• Myometrium:
    • Middle layer
    • Thick muscular layer
    • Made up of smooth muscle and loose connective tissue Connective tissue Connective tissues originate from embryonic mesenchyme and are present throughout the body except inside the brain and spinal cord. The main function of connective tissues is to provide structural support to organs. Connective tissues consist of cells and an extracellular matrix. Connective Tissue
    • Contains the larger branches of the neurovasculature 
  • Perimetrium:
    • Also known as the serosa
    • Outer layer, which is also the visceral layer of the peritoneum Peritoneum The peritoneum is a serous membrane lining the abdominopelvic cavity. This lining is formed by connective tissue and originates from the mesoderm. The membrane lines both the abdominal walls (as parietal peritoneum) and all of the visceral organs (as visceral peritoneum). Peritoneum and Retroperitoneum
    • Becomes the broad ligament laterally
    • Thin layer of connective tissue Connective tissue Connective tissues originate from embryonic mesenchyme and are present throughout the body except inside the brain and spinal cord. The main function of connective tissues is to provide structural support to organs. Connective tissues consist of cells and an extracellular matrix. Connective Tissue
Uterine layers

Schematic representation of the multiple uterine layers

Image by Lecturio.

Microscopic anatomy of the cervix

Epithelial lining:

  • Ectocervix:
    • Lines the intravaginal part of the cervix; visible on speculum exam
    • Made of nonkeratinizing stratified squamous epithelium Epithelium The epithelium is a complex of specialized cellular organizations arranged into sheets and lining cavities and covering the surfaces of the body. The cells exhibit polarity, having an apical and a basal pole. Structures important for the epithelial integrity and function involve the basement membrane, the semipermeable sheet on which the cells rest, and interdigitations, as well as cellular junctions. Surface Epithelium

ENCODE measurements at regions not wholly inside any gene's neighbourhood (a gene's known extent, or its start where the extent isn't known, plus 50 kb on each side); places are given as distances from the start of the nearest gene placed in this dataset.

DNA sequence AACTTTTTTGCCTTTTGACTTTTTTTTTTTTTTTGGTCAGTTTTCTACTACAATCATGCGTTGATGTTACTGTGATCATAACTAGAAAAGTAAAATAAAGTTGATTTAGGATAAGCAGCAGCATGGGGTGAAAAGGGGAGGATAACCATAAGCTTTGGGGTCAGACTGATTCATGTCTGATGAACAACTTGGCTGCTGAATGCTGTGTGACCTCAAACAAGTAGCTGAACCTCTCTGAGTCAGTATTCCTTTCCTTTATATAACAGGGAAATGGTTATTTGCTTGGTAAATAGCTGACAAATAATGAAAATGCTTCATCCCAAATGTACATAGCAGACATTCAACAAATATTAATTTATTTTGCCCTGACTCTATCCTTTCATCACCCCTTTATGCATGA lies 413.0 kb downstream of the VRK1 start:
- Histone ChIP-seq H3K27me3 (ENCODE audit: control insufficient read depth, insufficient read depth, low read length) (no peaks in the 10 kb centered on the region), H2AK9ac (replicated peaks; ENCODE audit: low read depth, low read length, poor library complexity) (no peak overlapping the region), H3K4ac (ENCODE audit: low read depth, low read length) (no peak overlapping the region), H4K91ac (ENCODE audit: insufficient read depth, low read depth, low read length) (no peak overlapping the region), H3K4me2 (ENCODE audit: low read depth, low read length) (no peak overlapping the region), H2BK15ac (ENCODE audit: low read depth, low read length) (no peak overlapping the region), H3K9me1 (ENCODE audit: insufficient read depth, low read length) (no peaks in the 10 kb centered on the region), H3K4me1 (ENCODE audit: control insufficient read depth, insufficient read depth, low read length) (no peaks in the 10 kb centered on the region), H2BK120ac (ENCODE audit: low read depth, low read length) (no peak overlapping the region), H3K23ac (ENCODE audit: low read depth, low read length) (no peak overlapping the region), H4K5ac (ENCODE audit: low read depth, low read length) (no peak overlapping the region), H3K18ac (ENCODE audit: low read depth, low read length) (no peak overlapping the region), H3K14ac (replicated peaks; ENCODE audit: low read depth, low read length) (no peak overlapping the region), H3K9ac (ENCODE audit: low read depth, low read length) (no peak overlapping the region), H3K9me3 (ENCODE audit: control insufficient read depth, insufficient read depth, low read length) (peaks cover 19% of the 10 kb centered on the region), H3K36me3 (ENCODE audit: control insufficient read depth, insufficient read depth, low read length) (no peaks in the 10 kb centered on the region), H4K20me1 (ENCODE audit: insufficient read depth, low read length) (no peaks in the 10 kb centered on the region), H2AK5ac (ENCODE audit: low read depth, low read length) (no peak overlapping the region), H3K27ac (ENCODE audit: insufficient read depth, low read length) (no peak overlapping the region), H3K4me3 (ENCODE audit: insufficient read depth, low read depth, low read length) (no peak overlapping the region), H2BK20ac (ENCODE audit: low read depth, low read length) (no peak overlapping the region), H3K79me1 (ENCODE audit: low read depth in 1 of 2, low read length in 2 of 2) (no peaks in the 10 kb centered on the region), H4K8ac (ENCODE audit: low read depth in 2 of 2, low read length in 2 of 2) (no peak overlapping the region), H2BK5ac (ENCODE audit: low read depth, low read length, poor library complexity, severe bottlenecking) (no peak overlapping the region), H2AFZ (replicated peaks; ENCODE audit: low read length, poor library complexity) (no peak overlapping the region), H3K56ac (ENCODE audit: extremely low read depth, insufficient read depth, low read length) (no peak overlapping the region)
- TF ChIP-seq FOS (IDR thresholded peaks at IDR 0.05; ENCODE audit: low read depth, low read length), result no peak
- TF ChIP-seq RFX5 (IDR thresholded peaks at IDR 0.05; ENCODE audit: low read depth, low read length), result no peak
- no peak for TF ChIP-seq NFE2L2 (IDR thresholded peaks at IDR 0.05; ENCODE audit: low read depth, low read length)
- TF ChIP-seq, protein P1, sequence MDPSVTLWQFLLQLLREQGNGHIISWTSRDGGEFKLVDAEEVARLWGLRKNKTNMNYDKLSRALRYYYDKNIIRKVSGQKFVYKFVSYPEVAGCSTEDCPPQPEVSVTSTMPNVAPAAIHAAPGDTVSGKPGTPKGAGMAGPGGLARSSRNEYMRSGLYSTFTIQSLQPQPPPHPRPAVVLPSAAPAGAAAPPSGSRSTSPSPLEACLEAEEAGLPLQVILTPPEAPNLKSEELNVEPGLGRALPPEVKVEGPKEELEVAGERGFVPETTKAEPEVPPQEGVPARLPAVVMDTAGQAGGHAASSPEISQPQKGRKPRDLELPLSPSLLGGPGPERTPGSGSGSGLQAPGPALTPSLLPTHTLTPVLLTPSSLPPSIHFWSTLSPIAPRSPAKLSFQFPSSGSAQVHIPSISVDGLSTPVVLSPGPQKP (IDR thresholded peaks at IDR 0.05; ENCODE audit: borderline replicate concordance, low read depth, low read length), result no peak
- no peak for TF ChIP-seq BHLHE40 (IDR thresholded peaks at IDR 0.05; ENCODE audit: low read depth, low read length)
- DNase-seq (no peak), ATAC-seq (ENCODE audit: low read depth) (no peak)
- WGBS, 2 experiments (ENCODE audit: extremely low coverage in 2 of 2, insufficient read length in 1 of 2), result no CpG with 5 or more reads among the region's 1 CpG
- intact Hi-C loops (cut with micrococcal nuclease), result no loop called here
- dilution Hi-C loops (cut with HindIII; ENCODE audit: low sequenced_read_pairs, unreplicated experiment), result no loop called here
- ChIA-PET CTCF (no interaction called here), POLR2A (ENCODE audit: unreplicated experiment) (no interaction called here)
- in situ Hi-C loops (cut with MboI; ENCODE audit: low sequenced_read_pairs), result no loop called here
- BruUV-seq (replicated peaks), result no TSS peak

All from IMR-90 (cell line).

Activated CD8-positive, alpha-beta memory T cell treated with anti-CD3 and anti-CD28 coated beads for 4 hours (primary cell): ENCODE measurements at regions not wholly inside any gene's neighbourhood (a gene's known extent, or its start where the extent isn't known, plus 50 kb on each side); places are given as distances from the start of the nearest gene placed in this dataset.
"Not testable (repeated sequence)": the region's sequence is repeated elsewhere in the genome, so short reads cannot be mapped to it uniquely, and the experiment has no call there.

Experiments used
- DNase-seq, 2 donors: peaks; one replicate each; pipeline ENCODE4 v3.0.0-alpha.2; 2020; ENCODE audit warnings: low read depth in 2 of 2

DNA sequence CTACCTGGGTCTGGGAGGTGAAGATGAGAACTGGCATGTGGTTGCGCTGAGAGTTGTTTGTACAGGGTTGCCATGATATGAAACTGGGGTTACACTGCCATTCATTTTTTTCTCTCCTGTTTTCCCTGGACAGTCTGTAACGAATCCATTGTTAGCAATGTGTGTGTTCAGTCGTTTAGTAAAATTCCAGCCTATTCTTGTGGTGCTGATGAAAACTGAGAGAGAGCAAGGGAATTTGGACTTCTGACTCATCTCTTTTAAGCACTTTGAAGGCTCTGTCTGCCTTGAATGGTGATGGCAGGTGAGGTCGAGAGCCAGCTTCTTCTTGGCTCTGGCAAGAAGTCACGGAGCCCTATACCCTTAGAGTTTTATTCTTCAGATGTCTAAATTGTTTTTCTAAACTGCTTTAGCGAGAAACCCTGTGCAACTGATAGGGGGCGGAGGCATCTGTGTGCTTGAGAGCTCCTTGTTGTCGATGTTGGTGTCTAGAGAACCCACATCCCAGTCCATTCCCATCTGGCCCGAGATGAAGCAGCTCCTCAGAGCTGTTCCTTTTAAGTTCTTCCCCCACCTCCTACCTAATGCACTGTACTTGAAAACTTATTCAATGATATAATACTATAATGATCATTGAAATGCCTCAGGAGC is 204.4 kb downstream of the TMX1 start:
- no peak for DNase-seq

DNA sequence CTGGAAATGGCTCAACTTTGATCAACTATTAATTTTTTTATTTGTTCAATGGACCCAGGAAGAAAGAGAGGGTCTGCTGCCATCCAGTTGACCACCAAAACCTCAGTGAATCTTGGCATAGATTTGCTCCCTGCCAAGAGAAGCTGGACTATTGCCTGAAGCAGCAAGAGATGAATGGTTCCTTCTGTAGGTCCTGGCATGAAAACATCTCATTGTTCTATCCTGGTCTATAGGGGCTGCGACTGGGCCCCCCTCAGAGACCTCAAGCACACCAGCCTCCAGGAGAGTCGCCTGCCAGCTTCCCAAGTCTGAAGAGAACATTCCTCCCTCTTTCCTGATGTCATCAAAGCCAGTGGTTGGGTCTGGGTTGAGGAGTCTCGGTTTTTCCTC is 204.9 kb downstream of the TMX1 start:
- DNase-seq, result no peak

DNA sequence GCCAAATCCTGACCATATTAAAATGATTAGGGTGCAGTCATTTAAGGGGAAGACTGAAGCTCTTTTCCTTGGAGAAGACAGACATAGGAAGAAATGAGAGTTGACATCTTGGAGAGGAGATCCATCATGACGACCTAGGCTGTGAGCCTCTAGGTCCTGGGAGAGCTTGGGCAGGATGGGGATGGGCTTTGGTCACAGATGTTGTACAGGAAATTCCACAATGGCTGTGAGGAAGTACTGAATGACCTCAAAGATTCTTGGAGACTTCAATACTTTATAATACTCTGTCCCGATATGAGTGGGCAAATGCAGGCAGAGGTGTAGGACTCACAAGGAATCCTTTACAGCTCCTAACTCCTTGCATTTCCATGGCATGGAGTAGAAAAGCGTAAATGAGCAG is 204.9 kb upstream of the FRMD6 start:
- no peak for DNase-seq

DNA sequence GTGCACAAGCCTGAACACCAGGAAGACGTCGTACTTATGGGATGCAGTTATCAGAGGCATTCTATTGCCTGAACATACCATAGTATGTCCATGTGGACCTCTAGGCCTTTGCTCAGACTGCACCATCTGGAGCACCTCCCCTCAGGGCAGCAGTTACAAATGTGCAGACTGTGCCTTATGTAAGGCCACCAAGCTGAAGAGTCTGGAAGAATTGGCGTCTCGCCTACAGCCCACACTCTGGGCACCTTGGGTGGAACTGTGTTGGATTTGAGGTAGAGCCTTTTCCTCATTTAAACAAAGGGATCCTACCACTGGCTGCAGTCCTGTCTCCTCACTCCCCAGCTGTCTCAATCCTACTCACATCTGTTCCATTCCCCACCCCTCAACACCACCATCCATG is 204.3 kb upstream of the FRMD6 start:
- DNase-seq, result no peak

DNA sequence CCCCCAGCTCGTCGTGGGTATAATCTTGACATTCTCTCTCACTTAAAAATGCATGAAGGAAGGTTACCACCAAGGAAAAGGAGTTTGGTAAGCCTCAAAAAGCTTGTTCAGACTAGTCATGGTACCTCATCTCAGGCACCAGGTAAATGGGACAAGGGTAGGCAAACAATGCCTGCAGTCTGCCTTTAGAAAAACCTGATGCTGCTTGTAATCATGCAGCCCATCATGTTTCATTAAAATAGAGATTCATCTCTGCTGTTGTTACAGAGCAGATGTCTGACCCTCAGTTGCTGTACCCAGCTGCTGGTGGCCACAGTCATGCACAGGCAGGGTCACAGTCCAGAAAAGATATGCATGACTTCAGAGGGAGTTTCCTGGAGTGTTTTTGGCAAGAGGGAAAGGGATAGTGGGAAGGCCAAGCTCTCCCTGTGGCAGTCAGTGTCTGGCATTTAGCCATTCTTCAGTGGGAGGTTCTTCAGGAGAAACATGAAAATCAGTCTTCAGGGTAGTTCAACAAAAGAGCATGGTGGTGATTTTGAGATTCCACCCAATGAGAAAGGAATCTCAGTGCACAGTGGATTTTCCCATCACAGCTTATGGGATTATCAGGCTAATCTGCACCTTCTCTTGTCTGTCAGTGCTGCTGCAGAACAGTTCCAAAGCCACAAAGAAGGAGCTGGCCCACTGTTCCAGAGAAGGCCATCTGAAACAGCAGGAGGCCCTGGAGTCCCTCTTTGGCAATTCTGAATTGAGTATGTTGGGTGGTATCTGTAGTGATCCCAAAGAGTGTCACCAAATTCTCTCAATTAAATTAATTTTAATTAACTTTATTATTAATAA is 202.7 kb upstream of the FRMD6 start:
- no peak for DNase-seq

• Endocervix:
    • Lines the cervical canal
    • Simple columnar epithelium Epithelium The epithelium is a complex of specialized cellular organizations arranged into sheets and lining cavities and covering the surfaces of the body. The cells exhibit polarity, having an apical and a basal pole. Structures important for the epithelial integrity and function involve the basement membrane, the semipermeable sheet on which the cells rest, and interdigitations, as well as cellular junctions. Surface Epithelium with cervical glands (produces mucus)
  • Transitional zone (also called the transformation zone):
    • The location where squamous and columnar epithelium Epithelium The epithelium is a complex of specialized cellular organizations arranged into sheets and lining cavities and covering the surfaces of the body. The cells exhibit polarity, having an apical and a basal pole. Structures important for the epithelial integrity and function involve the basement membrane, the semipermeable sheet on which the cells rest, and interdigitations, as well as cellular junctions. Surface Epithelium overlap
    • Squamocolumnar junction: transition point at which the epithelium Epithelium The epithelium is a complex of specialized cellular organizations arranged into sheets and lining cavities and covering the surfaces of the body. The cells exhibit polarity, having an apical and a basal pole. Structures important for the epithelial integrity and function involve the basement membrane, the semipermeable sheet on which the cells rest, and interdigitations, as well as cellular junctions. Surface Epithelium becomes entirely stratified squamous (i.e., ectocervix).